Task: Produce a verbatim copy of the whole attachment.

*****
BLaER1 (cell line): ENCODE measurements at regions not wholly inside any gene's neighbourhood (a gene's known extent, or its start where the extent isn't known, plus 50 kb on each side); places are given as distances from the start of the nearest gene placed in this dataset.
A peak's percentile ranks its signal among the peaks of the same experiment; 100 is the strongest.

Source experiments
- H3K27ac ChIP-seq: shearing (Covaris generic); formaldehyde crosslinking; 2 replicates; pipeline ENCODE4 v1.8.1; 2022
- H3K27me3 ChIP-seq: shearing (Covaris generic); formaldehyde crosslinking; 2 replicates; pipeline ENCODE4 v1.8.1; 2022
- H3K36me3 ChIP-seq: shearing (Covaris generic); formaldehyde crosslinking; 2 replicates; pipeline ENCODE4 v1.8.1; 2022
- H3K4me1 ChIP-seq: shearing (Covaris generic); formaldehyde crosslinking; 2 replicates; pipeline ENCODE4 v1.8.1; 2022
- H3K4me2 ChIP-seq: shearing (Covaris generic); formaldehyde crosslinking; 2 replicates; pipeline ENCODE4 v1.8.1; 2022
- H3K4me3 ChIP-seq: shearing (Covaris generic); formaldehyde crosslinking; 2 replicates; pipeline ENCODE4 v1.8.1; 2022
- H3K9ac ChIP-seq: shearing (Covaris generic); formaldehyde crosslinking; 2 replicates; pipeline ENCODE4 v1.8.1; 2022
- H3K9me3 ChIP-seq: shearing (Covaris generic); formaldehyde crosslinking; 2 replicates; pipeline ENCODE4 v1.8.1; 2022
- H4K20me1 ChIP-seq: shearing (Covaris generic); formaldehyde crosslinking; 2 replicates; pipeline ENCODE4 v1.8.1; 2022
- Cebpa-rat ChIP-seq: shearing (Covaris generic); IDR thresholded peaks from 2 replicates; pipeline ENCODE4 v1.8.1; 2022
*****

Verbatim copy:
BLaER1 (cell line): ENCODE measurements at regions not wholly inside any gene's neighbourhood (a gene's known extent, or its start where the extent isn't known, plus 50 kb on each side); places are given as distances from the start of the nearest gene placed in this dataset.
A peak's percentile ranks its signal among the peaks of the same experiment; 100 is the strongest.

Source experiments
- H3K27ac ChIP-seq: shearing (Covaris generic); formaldehyde crosslinking; 2 replicates; pipeline ENCODE4 v1.8.1; 2022
- H3K27me3 ChIP-seq: shearing (Covaris generic); formaldehyde crosslinking; 2 replicates; pipeline ENCODE4 v1.8.1; 2022
- H3K36me3 ChIP-seq: shearing (Covaris generic); formaldehyde crosslinking; 2 replicates; pipeline ENCODE4 v1.8.1; 2022
- H3K4me1 ChIP-seq: shearing (Covaris generic); formaldehyde crosslinking; 2 replicates; pipeline ENCODE4 v1.8.1; 2022
- H3K4me2 ChIP-seq: shearing (Covaris generic); formaldehyde crosslinking; 2 replicates; pipeline ENCODE4 v1.8.1; 2022
- H3K4me3 ChIP-seq: shearing (Covaris generic); formaldehyde crosslinking; 2 replicates; pipeline ENCODE4 v1.8.1; 2022
- H3K9ac ChIP-seq: shearing (Covaris generic); formaldehyde crosslinking; 2 replicates; pipeline ENCODE4 v1.8.1; 2022
- H3K9me3 ChIP-seq: shearing (Covaris generic); formaldehyde crosslinking; 2 replicates; pipeline ENCODE4 v1.8.1; 2022
- H4K20me1 ChIP-seq: shearing (Covaris generic); formaldehyde crosslinking; 2 replicates; pipeline ENCODE4 v1.8.1; 2022
- Cebpa-rat ChIP-seq: shearing (Covaris generic); IDR thresholded peaks from 2 replicates; pipeline ENCODE4 v1.8.1; 2022